A handful of important state laws related to housing have been passed by the California legislature, including the Housing Crisis Act of 2019 (SB 330), which provides a set of limited reforms to the Housing Accountability Act (HAA), Planning and Zoning Law, and Permit Streamlining Act. These new laws, most of which would take effect in January 2020 if signed into law by Gov. Gavin Newsom, are of interest to project proponents and local agencies:
As usual, most of the major housing bills ether will (or will not) be passed at or near the deadline for the legislature to act on by Sept. 13, 2019. Gov. Newsom must sign or veto the approved bills by Oct. 13, 2019, with some exceptions. Holland & Knight is monitoring this activity and will report on additional laws passed by the legislature once the legislative session concludes.
SB 330, passed by the legislature and awaiting the governor's signature, tightens the protections for development projects under the HAA by limiting a jurisdiction's ability to change development standards and zoning applicable to the project once a preliminary application is submitted. Prior law held that standards in place at the time an application was complete were applicable and thus jurisdictions could change applicable standards during the application process in order to preclude it from qualifying for HAA protection. The bill also prevents jurisdictions from increasing exactions or fees during a project's application period, but allows such increases if the resolution or ordinance establishing the fee calls for automatic increases in the fee over time. If the development project does not start construction within 2 ½ years of final approval or the project is modified to include 20 percent or more residential units or square footage, then a jurisdiction can subject a project to new standards.
The bill also modifies the Planning and Zoning Law to prohibit cities or counties from conducting more than five hearings if a proposed housing development complies with the applicable, objective general plan and zoning standards in effect at the time an application is deemed complete. This prevents jurisdictions from undertaking a protracted approval process in which projects can stall because of financing or other issues. The bill also requires jurisdictions to make a determination on the historic nature of a planned housing development site at the time the application is deemed complete. This determination remains valid for the pendency of the development process.
The bill also amends the Permit Streamlining Act to specify what constitutes a "preliminary application" and states that a jurisdiction has one chance to identify incomplete items in an initial application and after that may not request the submission of any new information that was not in the initial list of missing items. The bill also reduces the time in which a lead agency is required to approve or disapprove certain housing projects.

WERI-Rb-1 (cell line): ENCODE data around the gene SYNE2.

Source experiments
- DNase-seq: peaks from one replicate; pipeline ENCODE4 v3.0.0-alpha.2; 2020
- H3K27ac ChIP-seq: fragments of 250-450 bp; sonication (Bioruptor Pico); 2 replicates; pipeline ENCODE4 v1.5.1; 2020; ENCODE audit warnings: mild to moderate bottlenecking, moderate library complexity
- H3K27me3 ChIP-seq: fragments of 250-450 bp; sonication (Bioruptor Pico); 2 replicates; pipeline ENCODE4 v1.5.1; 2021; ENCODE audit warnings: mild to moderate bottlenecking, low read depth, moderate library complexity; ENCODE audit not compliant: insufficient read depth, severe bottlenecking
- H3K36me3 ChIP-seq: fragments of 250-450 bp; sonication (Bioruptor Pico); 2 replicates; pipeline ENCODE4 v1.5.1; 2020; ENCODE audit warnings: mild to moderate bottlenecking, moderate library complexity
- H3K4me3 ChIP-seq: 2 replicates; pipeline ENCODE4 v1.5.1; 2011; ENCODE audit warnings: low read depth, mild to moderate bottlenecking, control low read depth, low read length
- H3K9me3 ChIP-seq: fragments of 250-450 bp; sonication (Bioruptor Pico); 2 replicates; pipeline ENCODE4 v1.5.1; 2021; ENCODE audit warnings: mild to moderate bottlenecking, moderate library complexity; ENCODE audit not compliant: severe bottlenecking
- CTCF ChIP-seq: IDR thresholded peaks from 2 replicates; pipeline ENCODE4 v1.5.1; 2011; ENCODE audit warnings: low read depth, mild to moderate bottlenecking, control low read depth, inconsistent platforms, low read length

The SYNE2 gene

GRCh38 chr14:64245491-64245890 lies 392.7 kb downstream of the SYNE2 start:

Finally, the bill prohibits a jurisdiction (with some exceptions) from enacting development policies, standards or conditions that would change current zoning and general plan designations of land where housing is an allowable use to "lessen the intensity of housing," such as reducing height, density or floor area ratio, requiring new or increased open space, lot size, setbacks or frontage, or limiting maximum lot coverage. It also bans jurisdictions from placing a moratorium or similar restrictions on housing development, from imposing subjective design standards established after Jan. 1, 2020, and limiting or capping the number of land use approvals or permits that will be issued in the jurisdiction, unless the jurisdiction is predominately agricultural.
In this year's package of housing laws, the legislature has continued emphasizing (as seen in AB 101 and AB 430) that it believes that the best way to ensure housing is built is to reform and streamline the local review process and move toward a "by right" model for housing that complies with local zoning and planning rules. However, the legislature continues to apply this principle on a very limited scale rather than to advance the construction of the 3.5 million homes that Gov. Newsom has said must be built by 2025 to stem the statewide housing crisis.
Information contained in this alert is for the general education and knowledge of our readers. It is not designed to be, and should not be used as, the sole source of information when analyzing and resolving a legal problem. Moreover, the laws of each jurisdiction are different and are constantly changing. If you have specific questions regarding a particular fact situation, we urge you to consult competent legal counsel.
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